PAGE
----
4) Olympe de Gouges 1748 – 1793 (French) – Yes, this selection supports the unsatisfying Anglo-French referenced above. However, she expands female representation in the European Enlightenment usually reserved for Mary Wollenscroft. De Gouges violated boundaries that most of the revolutionary leaders wanted to preserve and was guillotined in Paris on the 3rd November 1793.
Big Ideas: Feminism, Humanism, anti-Slavery
Legacy: Her The Declaration of the Rights of Woman (September 1791) tackles social, political, economic, and political issues around gender inequality. Her connection to the Seneca Falls Convention “Declaration of Sentiments and Resolutions” in 1848 and then to Eleanor Roosevelt and her work with the 1948 Universal Declaration of Human Rights provide a fantastic 18th-20th century lineage on the archaeology of women’s rights vis a vis the European Enlightenment.
5) Baron Samuel von Pufendorf, 1632 – 1694 (German) – In our globalized world, von Pufendorf’s sentiment about the import of being globally aware, or having a cosmopolitan ethic, is highly relevant today: “those who have the Supream Administration of Affairs, are oftentimes not sufficiently instructed concerning the Interest both of their own State, as also that of their Neighbours.” Pufendorf, influenced by Grotius, asserted that international law extends to all nations, emphasizing that all nations are part of humanity.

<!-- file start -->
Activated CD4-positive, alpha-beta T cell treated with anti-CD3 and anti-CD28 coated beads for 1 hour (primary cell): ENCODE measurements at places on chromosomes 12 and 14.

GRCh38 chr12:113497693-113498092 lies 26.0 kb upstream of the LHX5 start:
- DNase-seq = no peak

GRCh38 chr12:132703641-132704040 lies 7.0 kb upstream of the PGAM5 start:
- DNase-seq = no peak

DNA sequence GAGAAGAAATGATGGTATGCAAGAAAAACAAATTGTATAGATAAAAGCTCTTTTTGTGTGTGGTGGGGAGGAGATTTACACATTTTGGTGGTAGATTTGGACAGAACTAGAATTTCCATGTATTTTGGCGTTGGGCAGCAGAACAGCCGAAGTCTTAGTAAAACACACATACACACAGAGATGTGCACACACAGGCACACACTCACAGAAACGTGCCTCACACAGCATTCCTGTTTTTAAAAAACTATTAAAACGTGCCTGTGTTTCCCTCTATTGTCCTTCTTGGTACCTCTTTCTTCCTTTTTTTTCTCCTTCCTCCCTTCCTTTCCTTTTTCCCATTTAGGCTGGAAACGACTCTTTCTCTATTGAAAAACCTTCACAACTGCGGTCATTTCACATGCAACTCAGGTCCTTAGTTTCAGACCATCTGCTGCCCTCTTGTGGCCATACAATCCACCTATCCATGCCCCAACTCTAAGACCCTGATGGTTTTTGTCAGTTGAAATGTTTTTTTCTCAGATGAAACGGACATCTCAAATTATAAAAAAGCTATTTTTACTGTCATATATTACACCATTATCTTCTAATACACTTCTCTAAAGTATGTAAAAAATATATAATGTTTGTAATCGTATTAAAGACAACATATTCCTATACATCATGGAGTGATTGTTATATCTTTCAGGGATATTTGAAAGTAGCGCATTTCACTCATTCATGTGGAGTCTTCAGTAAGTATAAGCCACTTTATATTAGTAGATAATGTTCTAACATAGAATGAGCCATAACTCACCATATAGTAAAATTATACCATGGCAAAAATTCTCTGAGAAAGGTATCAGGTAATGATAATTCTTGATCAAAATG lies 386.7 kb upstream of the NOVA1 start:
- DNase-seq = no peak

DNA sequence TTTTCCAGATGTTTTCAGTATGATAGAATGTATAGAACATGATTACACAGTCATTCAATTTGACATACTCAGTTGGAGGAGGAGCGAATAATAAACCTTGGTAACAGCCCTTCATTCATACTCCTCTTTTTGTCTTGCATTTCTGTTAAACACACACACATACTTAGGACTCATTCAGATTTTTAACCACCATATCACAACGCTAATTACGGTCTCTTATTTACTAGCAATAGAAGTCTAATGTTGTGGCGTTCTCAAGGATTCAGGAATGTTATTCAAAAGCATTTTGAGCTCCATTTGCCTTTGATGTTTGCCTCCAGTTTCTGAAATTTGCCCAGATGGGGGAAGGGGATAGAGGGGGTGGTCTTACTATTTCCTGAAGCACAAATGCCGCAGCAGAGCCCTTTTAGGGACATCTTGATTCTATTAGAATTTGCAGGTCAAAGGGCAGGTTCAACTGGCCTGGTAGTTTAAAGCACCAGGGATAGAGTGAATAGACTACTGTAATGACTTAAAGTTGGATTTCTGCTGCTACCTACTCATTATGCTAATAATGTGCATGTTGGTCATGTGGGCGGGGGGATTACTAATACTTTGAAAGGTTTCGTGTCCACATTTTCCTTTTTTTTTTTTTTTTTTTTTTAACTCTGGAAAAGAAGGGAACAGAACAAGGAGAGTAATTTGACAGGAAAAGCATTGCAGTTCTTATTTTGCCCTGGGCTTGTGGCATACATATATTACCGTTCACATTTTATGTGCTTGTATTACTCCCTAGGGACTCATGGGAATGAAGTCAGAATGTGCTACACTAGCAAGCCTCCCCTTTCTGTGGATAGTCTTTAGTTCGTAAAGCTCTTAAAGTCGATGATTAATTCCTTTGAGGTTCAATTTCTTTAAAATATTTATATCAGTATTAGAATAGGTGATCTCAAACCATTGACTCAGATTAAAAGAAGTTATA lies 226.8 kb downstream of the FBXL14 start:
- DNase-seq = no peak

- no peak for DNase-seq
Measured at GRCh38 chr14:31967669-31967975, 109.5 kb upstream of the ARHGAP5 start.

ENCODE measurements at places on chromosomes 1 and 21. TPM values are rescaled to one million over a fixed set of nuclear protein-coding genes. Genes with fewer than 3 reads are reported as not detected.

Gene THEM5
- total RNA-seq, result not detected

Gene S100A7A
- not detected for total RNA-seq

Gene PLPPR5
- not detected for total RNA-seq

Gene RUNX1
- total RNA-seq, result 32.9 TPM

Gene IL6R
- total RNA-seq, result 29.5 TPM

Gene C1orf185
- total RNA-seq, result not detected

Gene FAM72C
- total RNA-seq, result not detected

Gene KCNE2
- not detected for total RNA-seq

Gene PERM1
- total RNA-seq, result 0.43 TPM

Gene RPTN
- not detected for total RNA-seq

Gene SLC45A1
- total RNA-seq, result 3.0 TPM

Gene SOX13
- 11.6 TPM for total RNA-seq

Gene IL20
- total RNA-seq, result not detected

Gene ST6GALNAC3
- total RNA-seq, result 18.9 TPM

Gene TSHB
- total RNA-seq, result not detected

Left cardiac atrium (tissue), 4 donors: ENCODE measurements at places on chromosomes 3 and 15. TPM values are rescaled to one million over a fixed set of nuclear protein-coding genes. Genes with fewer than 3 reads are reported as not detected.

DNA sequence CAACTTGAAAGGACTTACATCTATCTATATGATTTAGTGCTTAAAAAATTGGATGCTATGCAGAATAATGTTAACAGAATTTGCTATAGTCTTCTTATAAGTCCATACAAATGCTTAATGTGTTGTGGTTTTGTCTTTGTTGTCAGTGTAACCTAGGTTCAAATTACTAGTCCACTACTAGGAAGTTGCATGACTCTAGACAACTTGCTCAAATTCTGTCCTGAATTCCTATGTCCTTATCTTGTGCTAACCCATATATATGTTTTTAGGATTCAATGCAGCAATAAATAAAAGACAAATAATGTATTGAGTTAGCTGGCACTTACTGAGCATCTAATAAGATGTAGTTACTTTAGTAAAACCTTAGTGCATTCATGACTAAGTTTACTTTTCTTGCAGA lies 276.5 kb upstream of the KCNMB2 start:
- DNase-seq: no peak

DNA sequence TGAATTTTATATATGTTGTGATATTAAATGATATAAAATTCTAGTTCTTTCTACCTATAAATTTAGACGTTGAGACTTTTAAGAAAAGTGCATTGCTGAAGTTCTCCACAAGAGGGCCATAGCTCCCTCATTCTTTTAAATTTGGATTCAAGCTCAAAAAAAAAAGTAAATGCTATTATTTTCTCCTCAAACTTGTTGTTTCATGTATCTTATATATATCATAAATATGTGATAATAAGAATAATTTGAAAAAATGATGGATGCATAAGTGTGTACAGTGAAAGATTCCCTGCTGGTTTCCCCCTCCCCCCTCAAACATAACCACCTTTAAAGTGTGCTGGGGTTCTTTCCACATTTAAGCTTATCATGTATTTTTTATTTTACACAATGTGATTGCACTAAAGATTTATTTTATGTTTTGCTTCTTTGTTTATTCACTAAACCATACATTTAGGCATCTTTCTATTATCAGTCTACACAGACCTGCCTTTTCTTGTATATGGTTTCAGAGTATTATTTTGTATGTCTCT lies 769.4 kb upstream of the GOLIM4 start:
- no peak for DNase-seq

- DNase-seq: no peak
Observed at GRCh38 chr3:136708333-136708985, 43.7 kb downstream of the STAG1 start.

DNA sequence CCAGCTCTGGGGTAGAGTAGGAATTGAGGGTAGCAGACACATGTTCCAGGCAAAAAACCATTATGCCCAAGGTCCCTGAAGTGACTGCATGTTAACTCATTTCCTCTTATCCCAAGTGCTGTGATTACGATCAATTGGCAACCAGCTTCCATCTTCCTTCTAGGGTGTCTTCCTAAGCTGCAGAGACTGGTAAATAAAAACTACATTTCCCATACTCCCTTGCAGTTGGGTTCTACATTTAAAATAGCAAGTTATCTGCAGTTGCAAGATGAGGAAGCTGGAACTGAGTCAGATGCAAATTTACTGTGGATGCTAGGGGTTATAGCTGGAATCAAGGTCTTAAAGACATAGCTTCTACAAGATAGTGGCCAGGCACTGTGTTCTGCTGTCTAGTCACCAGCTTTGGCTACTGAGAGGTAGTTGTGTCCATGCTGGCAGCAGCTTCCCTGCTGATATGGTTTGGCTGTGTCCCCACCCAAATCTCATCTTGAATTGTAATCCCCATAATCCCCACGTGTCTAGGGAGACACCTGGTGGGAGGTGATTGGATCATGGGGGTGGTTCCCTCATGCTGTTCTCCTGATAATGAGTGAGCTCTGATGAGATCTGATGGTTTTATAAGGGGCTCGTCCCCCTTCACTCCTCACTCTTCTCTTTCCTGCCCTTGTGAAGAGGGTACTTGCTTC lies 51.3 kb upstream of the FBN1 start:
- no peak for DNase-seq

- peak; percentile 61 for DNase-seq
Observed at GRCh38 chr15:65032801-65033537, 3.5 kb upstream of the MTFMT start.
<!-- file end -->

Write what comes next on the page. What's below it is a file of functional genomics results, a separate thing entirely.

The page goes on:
Big Ideas: Natural Law, History, International Relations
Top Ten!: Pufendorf is ranked as the 10th most cited thinker by the US “Founding Fathers” (Beccaria is 7th). Among his text referenced by John Adams include, The Whole Duty of Man According to the Law of Nature and Of the Nature and Qualification of Religion, in Reference to Civil Society.
So it is fair to say that the social, cultural, and political legacy of the European Enlightenment is much more expansive than the Anglo-French narrative espoused in current high school textbooks, curricula narratives and standards. Expanding, problematizing, and offering alternative narratives is an enriching part of historical study. Providing alternatives, possibilities, and being explicit about the concept of narratives is an Enlightening exercise for your students to engage with is valuable regardless of whether yours students have an end of year exam or not.